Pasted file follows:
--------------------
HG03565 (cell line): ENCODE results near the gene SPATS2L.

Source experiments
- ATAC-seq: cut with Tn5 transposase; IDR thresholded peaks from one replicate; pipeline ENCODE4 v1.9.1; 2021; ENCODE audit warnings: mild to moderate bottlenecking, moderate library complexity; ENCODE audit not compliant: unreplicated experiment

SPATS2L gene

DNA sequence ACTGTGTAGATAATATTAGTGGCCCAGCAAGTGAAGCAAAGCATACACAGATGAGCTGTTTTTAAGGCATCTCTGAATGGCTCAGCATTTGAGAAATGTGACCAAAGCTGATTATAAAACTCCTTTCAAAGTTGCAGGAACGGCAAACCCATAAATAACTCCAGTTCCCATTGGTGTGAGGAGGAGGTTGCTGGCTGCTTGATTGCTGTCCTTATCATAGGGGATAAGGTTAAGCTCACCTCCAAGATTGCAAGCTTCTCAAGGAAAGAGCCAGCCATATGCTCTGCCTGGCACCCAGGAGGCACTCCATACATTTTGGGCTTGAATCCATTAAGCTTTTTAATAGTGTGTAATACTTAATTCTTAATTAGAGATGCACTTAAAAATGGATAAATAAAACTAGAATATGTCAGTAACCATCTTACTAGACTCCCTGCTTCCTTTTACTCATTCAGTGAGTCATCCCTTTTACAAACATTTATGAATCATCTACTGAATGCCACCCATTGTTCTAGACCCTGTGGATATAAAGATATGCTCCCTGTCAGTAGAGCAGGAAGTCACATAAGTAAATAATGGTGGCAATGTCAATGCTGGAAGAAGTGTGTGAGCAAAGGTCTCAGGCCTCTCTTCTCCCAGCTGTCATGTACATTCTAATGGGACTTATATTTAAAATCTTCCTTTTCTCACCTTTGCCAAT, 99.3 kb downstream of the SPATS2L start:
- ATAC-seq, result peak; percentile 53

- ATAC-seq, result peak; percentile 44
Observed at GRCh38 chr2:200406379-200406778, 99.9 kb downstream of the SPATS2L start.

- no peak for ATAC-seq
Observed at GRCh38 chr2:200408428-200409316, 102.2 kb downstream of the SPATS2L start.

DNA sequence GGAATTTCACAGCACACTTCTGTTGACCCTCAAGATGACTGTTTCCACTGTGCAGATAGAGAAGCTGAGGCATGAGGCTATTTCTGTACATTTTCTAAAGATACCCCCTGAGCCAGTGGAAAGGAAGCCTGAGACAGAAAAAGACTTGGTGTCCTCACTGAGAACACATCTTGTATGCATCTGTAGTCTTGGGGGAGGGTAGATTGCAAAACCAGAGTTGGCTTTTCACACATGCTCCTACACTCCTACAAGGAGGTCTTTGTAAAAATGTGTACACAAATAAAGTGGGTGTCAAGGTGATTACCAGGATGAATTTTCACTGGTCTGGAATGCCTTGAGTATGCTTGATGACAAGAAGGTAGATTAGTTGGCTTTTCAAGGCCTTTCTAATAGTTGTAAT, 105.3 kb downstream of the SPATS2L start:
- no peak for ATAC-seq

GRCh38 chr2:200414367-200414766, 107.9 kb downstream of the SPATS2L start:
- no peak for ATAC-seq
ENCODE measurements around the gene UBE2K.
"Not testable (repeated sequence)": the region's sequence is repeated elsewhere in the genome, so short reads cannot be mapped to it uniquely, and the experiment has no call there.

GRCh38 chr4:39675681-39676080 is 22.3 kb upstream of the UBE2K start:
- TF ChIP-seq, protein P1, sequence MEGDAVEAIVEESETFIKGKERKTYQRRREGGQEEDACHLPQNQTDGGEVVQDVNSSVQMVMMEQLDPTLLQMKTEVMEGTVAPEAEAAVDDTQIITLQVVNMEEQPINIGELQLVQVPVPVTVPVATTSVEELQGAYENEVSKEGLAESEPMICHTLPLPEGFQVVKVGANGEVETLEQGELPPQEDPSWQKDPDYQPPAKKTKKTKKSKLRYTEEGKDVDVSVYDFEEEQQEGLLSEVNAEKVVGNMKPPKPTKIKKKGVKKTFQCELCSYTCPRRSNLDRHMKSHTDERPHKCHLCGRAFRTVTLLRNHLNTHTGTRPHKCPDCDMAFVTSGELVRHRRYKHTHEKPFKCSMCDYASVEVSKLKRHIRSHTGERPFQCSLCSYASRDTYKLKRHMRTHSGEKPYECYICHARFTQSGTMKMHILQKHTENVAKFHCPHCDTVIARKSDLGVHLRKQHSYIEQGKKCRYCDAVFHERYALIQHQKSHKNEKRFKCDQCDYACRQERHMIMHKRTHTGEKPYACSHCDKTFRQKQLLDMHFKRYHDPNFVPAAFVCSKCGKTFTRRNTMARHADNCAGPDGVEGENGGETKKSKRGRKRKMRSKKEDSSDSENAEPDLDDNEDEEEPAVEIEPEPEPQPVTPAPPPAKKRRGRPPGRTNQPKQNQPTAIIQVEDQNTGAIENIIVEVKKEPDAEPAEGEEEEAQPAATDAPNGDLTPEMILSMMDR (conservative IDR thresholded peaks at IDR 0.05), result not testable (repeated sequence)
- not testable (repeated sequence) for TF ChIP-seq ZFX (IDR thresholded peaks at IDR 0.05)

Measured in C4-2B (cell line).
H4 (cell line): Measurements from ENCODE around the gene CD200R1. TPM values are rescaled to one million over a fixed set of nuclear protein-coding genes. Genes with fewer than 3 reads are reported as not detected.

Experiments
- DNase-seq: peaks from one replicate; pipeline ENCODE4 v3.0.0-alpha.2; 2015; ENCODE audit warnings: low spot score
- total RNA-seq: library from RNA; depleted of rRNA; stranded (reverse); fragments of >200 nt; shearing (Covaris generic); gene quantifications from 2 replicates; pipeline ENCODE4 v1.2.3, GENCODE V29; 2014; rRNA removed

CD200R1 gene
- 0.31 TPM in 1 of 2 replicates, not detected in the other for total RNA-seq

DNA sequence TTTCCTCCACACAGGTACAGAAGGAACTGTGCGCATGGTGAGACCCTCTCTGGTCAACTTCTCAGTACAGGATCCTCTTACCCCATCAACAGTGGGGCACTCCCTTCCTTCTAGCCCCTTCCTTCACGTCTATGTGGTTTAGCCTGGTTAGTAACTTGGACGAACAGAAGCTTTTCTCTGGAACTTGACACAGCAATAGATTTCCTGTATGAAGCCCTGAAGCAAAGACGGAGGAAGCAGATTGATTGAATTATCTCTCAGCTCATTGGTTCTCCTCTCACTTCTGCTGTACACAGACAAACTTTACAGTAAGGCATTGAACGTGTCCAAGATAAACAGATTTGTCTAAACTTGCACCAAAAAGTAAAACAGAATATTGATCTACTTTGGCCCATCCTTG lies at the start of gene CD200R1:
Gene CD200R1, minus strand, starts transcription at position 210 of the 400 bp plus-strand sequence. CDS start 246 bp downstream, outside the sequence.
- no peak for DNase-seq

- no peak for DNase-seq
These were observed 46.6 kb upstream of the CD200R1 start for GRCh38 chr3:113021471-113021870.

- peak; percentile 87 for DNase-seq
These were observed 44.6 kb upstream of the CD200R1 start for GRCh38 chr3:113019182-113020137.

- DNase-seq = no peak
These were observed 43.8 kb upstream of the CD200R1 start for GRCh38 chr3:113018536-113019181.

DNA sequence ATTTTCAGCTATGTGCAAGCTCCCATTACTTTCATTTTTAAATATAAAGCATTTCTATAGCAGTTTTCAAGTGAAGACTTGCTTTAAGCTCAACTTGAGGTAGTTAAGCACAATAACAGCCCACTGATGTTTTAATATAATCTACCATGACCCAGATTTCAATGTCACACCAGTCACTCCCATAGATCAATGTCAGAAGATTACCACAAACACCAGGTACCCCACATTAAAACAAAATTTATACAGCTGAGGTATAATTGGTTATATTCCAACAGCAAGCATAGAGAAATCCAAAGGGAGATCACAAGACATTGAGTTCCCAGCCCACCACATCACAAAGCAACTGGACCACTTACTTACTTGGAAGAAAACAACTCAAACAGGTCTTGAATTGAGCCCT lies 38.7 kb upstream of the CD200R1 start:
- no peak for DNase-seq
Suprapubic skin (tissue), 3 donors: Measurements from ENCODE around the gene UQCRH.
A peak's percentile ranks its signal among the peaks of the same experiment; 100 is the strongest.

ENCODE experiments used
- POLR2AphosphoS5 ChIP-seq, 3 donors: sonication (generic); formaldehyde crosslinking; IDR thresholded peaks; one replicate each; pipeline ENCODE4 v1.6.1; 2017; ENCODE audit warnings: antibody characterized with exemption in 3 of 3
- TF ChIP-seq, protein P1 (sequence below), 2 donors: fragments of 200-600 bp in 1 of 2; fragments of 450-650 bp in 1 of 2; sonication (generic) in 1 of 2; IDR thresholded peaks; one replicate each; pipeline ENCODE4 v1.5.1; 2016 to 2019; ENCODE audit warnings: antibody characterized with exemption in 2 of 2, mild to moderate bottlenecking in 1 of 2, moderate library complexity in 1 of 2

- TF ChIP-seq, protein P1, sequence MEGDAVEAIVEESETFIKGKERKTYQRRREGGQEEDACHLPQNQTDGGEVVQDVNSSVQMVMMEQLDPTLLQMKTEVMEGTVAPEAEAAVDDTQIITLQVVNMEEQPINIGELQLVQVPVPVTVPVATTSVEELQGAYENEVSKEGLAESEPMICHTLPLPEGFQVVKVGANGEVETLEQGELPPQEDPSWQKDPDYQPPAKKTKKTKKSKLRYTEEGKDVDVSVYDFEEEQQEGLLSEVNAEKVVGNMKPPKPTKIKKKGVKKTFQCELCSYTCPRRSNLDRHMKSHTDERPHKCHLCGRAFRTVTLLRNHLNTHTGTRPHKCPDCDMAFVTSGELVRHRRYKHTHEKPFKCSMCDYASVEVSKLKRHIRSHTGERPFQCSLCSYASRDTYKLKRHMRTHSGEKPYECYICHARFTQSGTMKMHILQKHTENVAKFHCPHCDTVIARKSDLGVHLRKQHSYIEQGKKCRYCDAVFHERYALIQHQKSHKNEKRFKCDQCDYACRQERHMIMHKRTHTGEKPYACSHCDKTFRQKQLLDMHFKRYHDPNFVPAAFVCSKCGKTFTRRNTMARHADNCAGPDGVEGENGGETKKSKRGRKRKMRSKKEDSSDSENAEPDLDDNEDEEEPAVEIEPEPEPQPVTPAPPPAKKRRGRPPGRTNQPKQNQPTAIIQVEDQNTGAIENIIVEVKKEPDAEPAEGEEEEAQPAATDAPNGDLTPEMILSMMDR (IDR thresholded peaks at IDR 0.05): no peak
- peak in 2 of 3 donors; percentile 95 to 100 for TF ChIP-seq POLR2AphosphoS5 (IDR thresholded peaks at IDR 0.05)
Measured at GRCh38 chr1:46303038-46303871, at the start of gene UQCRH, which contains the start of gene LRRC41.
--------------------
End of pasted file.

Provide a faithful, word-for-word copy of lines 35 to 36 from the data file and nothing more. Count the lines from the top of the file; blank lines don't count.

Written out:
These were observed 43.8 kb upstream of the CD200R1 start for GRCh38 chr3:113018536-113019181.

DNA sequence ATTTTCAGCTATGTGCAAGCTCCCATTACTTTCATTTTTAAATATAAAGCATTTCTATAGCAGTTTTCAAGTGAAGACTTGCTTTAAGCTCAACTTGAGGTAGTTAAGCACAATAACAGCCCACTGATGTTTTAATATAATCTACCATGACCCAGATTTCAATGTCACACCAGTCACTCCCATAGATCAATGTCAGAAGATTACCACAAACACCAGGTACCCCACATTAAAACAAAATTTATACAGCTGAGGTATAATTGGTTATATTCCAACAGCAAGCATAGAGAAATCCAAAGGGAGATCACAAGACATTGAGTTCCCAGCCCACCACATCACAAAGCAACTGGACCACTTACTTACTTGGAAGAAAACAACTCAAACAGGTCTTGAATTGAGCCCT lies 38.7 kb upstream of the CD200R1 start: